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Twit4D
How Twitter serves (or not) social & political changes
Curated by Elie Levasseur
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Activists get connected by Julia Ioffe

Activists get connected by Julia Ioffe | Twit4D | Scoop.it

“The Soviet Union still exists in Russia because people are still repeating old patterns,” Shkumatov explains. “As soon as someone joins an organisation, he wants to become the general secretary of the Communist party.”
In the past few days, the Russian blogosphere has proved to be a powerful tool in organising such sentiments. A day after disputed election results delivered both a victory and a defeat to the ruling, vaguely Soviet, United Russia party – it won a majority of seats in the Russian parliament, but lost 15 per cent compared with the 2007 electio7 – some 6,000 young people took to Moscow’s streets. As in the case of protests seen around the world, from Cairo to Zucotti Park, they had been brought there by Facebook and Twitter. And they were angry about what they had read on the internet, information that rarely makes it into the “official” Russian press.

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Russian Protesters Get Twitter-Bombed : Discovery News by Jesse Emspak

Russian Protesters Get Twitter-Bombed : Discovery News by Jesse Emspak | Twit4D | Scoop.it
As the protests in Russia demanding new parliamentary elections mount, Twitter-based chatter about them is being drowned out by PCs hijacked by hackers, say security experts.

The pro-government messages were generated by thousands of Twitter accounts that had little activity beforehand. The hashtag is #триумфальная (Triumfalnaya), the name of the square where many protesters gathered.

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#ARRESTme2 Campaign Launched in Russia to Rally Support for Democracy Activists by Micah L. Sifry

Russian democracy activist Maria Gaidar has launched a social media campaign in solidarity with the hundreds of people who have been arrested in the wake of post-election protests called ARRESTme2. On her LiveJournal blog, she calls on readers to declare their solidarity with people like blogger Alexei Navalny by tweeting using the #ARRESTme2 hashtag and by joining and spreading a Facebook group with the same goal. She writes (with lousy translation provided by Google Translate):

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Russia furious with EU over Twitter revolution By Shaun Walker

Russia furious with EU over Twitter revolution By Shaun Walker | Twit4D | Scoop.it
The crisis in Moldova, dubbed the "Twitter Revolution", was last night threatening to turn into another showdown between Russia and the West. Just weeks after Barack Obama's government spoke of "pressing the reset button" with Russia, the conflict risks derailing the fragile diplomatic truce.
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Russia’s virtual: the new reality? by Julien Nocetti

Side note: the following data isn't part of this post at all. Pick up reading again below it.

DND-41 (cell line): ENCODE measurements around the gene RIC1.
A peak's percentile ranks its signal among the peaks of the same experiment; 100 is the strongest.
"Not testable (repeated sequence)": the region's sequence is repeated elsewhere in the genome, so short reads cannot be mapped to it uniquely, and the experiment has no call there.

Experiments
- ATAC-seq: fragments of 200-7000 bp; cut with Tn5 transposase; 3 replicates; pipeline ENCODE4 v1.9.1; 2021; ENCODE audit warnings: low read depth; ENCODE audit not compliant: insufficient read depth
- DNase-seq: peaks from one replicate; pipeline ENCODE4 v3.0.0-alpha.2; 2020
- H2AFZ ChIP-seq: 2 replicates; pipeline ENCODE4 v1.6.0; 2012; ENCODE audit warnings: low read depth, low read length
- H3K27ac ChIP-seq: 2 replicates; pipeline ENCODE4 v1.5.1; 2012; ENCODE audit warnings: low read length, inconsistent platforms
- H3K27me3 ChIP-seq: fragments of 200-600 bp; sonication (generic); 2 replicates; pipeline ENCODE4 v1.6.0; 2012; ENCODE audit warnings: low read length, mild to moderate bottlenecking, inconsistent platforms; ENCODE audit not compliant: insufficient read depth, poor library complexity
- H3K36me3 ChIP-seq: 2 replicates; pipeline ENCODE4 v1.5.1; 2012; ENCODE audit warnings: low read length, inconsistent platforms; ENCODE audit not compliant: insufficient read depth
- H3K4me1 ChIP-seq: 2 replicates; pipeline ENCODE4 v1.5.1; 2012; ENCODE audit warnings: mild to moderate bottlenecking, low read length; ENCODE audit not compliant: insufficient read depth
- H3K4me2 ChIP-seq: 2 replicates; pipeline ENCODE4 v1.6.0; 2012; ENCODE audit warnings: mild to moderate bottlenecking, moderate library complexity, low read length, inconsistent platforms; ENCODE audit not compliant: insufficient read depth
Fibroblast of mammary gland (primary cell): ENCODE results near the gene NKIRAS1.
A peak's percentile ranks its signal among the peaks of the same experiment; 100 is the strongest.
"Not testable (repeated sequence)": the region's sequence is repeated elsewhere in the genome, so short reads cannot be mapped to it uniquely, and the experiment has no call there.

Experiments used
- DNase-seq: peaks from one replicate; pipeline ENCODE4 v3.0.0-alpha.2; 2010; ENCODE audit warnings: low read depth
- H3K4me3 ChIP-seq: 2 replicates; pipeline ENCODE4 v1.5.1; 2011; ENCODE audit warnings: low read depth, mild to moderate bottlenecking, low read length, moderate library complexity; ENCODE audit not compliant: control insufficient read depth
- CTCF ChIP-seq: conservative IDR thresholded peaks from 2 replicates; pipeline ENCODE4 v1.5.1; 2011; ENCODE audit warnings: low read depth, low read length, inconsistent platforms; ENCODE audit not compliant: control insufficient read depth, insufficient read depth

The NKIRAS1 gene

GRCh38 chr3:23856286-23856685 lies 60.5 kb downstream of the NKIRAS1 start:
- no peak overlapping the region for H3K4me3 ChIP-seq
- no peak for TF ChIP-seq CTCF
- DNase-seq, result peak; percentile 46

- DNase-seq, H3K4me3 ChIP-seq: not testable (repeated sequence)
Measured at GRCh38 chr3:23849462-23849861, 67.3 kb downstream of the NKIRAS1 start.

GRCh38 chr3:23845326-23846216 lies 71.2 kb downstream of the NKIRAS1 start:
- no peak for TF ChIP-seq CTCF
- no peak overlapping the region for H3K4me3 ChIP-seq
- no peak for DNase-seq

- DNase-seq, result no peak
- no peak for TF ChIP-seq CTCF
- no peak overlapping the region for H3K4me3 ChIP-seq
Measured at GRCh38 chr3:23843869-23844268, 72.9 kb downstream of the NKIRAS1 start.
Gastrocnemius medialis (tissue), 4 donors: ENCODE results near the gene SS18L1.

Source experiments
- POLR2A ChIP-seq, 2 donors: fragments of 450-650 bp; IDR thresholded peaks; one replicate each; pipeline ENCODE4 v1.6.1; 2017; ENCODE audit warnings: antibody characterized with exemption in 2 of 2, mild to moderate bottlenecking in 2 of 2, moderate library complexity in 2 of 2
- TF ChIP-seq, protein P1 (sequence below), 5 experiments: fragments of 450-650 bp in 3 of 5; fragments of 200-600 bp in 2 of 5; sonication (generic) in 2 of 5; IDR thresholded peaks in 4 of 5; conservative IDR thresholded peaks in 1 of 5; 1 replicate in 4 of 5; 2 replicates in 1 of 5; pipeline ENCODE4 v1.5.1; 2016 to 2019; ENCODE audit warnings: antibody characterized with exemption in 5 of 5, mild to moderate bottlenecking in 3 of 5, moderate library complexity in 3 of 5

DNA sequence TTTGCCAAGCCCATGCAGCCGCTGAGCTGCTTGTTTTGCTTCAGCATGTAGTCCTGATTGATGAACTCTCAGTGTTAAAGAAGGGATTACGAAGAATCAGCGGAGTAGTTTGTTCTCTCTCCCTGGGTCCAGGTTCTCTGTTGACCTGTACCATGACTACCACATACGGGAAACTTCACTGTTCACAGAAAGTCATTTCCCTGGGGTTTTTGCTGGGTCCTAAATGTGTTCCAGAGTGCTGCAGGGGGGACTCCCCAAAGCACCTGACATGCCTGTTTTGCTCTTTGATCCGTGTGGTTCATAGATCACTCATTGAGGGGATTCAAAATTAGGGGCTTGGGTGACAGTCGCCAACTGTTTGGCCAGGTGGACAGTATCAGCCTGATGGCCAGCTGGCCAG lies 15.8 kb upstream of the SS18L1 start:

Russia’s virtual: the new reality? by Julien Nocetti | Twit4D | Scoop.it

In some ways, the Internet has become a full public sphere where citizens can exchange increasingly critical ideas and implement “citizen” projects. During the Egyptian revolution in 2011, people were using blogs and microblogs such as Twitter to form networks, reassuring them that they were not alone in their views. There are certainly signs that this happening in Russia⎯— the collective action groups that sprung up during 2010 summer wildfires were perhaps the first real example of this; organisation ahead of Saturday’s demonstration would be another one. Networks such as these create a common consciousness of public affairs, eventually leading to the creation of a public voice.

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Russia Twitter protests 'spammed'

Russia Twitter protests 'spammed' | Twit4D | Scoop.it

Hijacked PCs may have helped drown out online chat about Russian election protests, say security experts. The computers were used to disrupt Twitter as Russians chatted about ongoing protests in Moscow's Triumphal Square, said security firm Trend Micro.

Analysis of the many pro-Kremlin messages posted to some discussions suggested they were sent by machines.

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Is Russia ripe for a Twitter revolution? By Natasha Doff

Is Russia ripe for a Twitter revolution? By Natasha Doff | Twit4D | Scoop.it
At 16.32 on January 24 a suicide bomber blew himself up at Moscow’s Domodedovo Airport. The news was first broken on Twitter at 16.44 after which international news sites picked up on the story. Almost two hours later, Russia’s state-run TV channels announced the attack.

“Television is dead,” was the response of many in Russia’s growing army of bloggers. Others mocked Russian President Dmitry Medvedev, a self-proclaimed Twitter-addict, for allegedly learning about the blasts on the micro-blogging site.
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How The 1991 'Usenet Revolution' In Moscow Predates The 'Twitter Revolution' Claims by Mike Masnick

With all the pointless talk about whether or not Twitter/Facebook were somehow instrumental in the Egyptian and Tunisian revolutions, Shocklee points us to an interesting predecessor: the mostly forgotten news of how some geeks in Moscow used Usenet during a 1991 coup attempt to spread news around the world, even as the official media was totally cut off:
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